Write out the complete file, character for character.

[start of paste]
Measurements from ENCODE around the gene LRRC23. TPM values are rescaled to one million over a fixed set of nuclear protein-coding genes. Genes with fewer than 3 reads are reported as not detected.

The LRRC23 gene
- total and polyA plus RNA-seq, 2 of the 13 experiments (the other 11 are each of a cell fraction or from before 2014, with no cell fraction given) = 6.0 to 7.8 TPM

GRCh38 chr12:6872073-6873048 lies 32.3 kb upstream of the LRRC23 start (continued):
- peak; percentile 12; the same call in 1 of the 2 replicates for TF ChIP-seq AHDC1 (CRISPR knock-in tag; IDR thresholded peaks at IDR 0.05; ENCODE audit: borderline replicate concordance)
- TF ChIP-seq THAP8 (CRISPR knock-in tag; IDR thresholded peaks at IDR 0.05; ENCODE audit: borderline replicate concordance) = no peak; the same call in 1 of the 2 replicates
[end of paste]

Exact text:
Measurements from ENCODE around the gene LRRC23. TPM values are rescaled to one million over a fixed set of nuclear protein-coding genes. Genes with fewer than 3 reads are reported as not detected.

The LRRC23 gene
- total and polyA plus RNA-seq, 2 of the 13 experiments (the other 11 are each of a cell fraction or from before 2014, with no cell fraction given) = 6.0 to 7.8 TPM

GRCh38 chr12:6872073-6873048 lies 32.3 kb upstream of the LRRC23 start (continued):
- peak; percentile 12; the same call in 1 of the 2 replicates for TF ChIP-seq AHDC1 (CRISPR knock-in tag; IDR thresholded peaks at IDR 0.05; ENCODE audit: borderline replicate concordance)
- TF ChIP-seq THAP8 (CRISPR knock-in tag; IDR thresholded peaks at IDR 0.05; ENCODE audit: borderline replicate concordance) = no peak; the same call in 1 of the 2 replicates